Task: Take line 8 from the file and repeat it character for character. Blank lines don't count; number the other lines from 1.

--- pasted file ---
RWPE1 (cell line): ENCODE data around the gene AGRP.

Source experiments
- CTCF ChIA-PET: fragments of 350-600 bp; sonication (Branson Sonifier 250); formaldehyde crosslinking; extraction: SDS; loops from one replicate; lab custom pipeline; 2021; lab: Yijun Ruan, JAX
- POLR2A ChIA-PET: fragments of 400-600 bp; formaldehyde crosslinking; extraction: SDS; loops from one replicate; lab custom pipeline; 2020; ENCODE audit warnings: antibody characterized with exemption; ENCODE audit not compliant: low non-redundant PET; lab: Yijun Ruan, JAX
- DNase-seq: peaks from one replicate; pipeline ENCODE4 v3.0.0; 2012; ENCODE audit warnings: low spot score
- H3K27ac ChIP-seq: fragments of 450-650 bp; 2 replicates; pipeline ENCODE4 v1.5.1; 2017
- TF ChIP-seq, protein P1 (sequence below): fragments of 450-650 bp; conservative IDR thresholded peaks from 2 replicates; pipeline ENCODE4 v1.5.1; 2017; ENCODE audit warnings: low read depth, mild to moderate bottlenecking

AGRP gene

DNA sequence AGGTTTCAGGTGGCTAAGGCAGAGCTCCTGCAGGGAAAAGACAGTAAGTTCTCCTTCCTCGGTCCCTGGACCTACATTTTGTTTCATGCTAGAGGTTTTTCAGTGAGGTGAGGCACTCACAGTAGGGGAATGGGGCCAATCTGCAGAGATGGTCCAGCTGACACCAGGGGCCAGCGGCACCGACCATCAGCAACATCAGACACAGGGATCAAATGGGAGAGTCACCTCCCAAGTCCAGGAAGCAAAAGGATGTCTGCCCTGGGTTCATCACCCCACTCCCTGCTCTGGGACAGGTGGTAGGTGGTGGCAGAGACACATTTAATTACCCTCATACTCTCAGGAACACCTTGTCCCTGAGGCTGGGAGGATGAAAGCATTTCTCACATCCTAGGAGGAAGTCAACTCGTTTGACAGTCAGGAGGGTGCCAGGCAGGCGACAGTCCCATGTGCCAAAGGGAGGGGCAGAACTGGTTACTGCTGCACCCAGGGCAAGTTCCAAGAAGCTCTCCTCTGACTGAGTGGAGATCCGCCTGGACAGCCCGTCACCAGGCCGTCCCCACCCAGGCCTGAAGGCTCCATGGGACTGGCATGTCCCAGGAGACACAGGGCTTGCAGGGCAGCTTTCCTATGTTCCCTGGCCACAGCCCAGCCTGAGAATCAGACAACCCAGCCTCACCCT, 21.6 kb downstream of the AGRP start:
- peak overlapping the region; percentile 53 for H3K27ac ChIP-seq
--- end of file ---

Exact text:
AGRP gene